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Age, sex and disease-specific associations between resting heart rate and cardiovascular mortality in the UK BIOBANK

Age, sex and disease-specific associations between resting heart rate and cardiovascular mortality in the UK BIOBANK
Age, sex and disease-specific associations between resting heart rate and cardiovascular mortality in the UK BIOBANK
Objective: to define the sex, age, and disease-specific associations of resting heart rate (RHR) with cardiovascular and mortality outcomes in 502,534 individuals from the UK Biobank over 7–12 years of prospective follow-up.

Methods: the main outcomes were all-cause, cardiovascular, and ischaemic heart disease mortality. Additional outcomes included incident acute myocardial infarction (AMI), fatal AMI, and cancer mortality. We considered a wide range of confounders and the effects of competing hazards. Results are reported as hazard ratios (HR) for all-cause mortality and sub-distribution hazard ratios (SHR) for other outcomes with corresponding 95% confidence intervals (CI) per 10bpm increment of RHR.

Results: in men, for every 10bpm increase of RHR there was 22% (HR 1.22, CI 1.20 to 1.24, p=3×10-123) greater hazard of all-cause and 17% (SHR 1.17, CI 1.13 to 1.21, p=5.6×10-18) greater hazard of cardiovascular mortality; for women, corresponding figures were 19% (HR 1.19, CI 1.16 to 1.22, p=8.9×10-45) and 14% (SHR 1.14, CI 1.07 to 1.22, p=0.00008). Associations between RHR and ischaemic outcomes were of greater magnitude amongst men than women, but with similar magnitude of association for non-cardiovascular cancer mortality [men (SHR 1.18, CI 1.15-1.21, p=5.2×10-46); women 15% (SHR 1.15, CI 1.11-1.18, p=3.1×10-18)]. Associations with all-cause, incident AMI, and cancer mortality were of greater magnitude at younger than older ages.

Conclusions: RHR is an independent predictor of mortality, with variation by sex, age, and disease. Ischaemic disease appeared a more important driver of this relationship in men, and associations were more pronounced at younger ages.
1932-6203
Raisi-Estabragh, Zahra
43c85c5e-4574-476b-80d6-8fb1cdb3df0a
Cooper, Jackie
f78de577-4cac-496f-ad11-5f59dd305046
Judge, Rebekah
2833f417-2be6-42db-9677-8667a90c3e2c
Khanji, Mohammed Y.
fcc9f8c6-b352-4870-8fe0-9ab6676cff86
Munroe, Patricia B.
44d23746-20cd-4572-860e-7350424cc031
Cooper, Cyrus
e05f5612-b493-4273-9b71-9e0ce32bdad6
Harvey, Nicholas
ce487fb4-d360-4aac-9d17-9466d6cba145
Petersen, Steffen E.
04f2ce88-790d-48dc-baac-cbe0946dd928
Raisi-Estabragh, Zahra
43c85c5e-4574-476b-80d6-8fb1cdb3df0a
Cooper, Jackie
f78de577-4cac-496f-ad11-5f59dd305046
Judge, Rebekah
2833f417-2be6-42db-9677-8667a90c3e2c
Khanji, Mohammed Y.
fcc9f8c6-b352-4870-8fe0-9ab6676cff86
Munroe, Patricia B.
44d23746-20cd-4572-860e-7350424cc031
Cooper, Cyrus
e05f5612-b493-4273-9b71-9e0ce32bdad6
Harvey, Nicholas
ce487fb4-d360-4aac-9d17-9466d6cba145
Petersen, Steffen E.
04f2ce88-790d-48dc-baac-cbe0946dd928

Raisi-Estabragh, Zahra, Cooper, Jackie, Judge, Rebekah, Khanji, Mohammed Y., Munroe, Patricia B., Cooper, Cyrus, Harvey, Nicholas and Petersen, Steffen E. (2020) Age, sex and disease-specific associations between resting heart rate and cardiovascular mortality in the UK BIOBANK. PLoS ONE. (In Press)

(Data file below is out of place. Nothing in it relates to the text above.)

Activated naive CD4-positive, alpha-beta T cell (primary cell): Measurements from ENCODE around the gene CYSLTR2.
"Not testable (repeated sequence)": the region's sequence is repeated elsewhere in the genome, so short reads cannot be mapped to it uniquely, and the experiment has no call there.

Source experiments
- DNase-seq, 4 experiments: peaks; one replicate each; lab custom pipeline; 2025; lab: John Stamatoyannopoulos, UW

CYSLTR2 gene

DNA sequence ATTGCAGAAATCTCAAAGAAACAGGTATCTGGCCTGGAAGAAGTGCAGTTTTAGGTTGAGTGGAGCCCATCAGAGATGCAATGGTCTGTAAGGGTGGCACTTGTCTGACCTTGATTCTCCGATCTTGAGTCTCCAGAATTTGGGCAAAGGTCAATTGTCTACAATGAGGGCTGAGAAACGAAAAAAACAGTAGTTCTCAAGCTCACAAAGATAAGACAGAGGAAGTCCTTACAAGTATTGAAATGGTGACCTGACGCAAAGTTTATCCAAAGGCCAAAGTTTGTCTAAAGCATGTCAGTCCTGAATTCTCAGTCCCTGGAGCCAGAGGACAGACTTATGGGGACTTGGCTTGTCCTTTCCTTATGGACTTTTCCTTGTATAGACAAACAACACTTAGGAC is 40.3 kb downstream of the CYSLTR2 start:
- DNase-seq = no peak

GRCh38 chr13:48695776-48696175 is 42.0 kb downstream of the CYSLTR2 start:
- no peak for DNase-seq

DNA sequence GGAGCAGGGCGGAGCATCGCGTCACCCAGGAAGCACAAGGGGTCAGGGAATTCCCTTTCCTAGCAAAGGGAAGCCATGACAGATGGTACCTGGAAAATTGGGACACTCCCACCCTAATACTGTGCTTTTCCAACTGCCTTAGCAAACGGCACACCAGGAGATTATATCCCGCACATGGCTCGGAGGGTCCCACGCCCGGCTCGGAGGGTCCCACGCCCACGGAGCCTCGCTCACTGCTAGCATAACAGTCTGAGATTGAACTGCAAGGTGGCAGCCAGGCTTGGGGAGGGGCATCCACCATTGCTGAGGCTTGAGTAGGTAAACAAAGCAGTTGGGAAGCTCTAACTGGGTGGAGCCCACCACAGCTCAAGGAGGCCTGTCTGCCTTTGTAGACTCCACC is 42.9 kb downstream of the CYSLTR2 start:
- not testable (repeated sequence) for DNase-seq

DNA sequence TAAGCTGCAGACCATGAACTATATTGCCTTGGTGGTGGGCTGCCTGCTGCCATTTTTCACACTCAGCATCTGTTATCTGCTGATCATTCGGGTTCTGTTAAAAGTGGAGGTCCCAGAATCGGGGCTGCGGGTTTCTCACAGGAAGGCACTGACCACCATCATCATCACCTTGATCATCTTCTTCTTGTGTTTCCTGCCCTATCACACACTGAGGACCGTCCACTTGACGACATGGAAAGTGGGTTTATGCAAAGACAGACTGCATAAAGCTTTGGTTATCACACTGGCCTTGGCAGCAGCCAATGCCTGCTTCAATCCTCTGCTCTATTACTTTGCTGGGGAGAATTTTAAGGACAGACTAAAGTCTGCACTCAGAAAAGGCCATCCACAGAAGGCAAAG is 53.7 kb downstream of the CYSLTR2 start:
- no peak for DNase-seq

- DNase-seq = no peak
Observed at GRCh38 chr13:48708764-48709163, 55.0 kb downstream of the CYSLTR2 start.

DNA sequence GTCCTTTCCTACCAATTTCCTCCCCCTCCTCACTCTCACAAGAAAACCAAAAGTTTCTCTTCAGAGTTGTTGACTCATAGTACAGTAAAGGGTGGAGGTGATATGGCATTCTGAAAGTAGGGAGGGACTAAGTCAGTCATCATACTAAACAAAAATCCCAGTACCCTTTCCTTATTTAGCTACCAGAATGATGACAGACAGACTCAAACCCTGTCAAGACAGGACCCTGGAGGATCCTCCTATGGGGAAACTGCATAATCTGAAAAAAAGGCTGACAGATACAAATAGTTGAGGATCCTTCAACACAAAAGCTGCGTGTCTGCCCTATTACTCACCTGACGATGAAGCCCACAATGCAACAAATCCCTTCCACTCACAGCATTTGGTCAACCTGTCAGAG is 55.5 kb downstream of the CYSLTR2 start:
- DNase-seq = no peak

Record type: Article

Abstract

Objective: to define the sex, age, and disease-specific associations of resting heart rate (RHR) with cardiovascular and mortality outcomes in 502,534 individuals from the UK Biobank over 7–12 years of prospective follow-up.

Methods: the main outcomes were all-cause, cardiovascular, and ischaemic heart disease mortality. Additional outcomes included incident acute myocardial infarction (AMI), fatal AMI, and cancer mortality. We considered a wide range of confounders and the effects of competing hazards. Results are reported as hazard ratios (HR) for all-cause mortality and sub-distribution hazard ratios (SHR) for other outcomes with corresponding 95% confidence intervals (CI) per 10bpm increment of RHR.

Results: in men, for every 10bpm increase of RHR there was 22% (HR 1.22, CI 1.20 to 1.24, p=3×10-123) greater hazard of all-cause and 17% (SHR 1.17, CI 1.13 to 1.21, p=5.6×10-18) greater hazard of cardiovascular mortality; for women, corresponding figures were 19% (HR 1.19, CI 1.16 to 1.22, p=8.9×10-45) and 14% (SHR 1.14, CI 1.07 to 1.22, p=0.00008). Associations between RHR and ischaemic outcomes were of greater magnitude amongst men than women, but with similar magnitude of association for non-cardiovascular cancer mortality [men (SHR 1.18, CI 1.15-1.21, p=5.2×10-46); women 15% (SHR 1.15, CI 1.11-1.18, p=3.1×10-18)]. Associations with all-cause, incident AMI, and cancer mortality were of greater magnitude at younger than older ages.

Conclusions: RHR is an independent predictor of mortality, with variation by sex, age, and disease. Ischaemic disease appeared a more important driver of this relationship in men, and associations were more pronounced at younger ages.

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Accepted/In Press date: 15 May 2020

Identifiers

Local EPrints ID: 440959
URI: http://eprints.soton.ac.uk/id/eprint/440959
ISSN: 1932-6203
PURE UUID: 46ba52d1-2fcb-48df-aade-ec9b78cbed19
ORCID for Cyrus Cooper: ORCID iD orcid.org/0000-0003-3510-0709
ORCID for Nicholas Harvey: ORCID iD orcid.org/0000-0002-8194-2512

Catalogue record

Date deposited: 26 May 2020 16:30
Last modified: 07 Oct 2020 01:49

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Contributors

Author: Zahra Raisi-Estabragh
Author: Jackie Cooper
Author: Rebekah Judge
Author: Mohammed Y. Khanji
Author: Patricia B. Munroe
Author: Cyrus Cooper ORCID iD
Author: Nicholas Harvey ORCID iD
Author: Steffen E. Petersen

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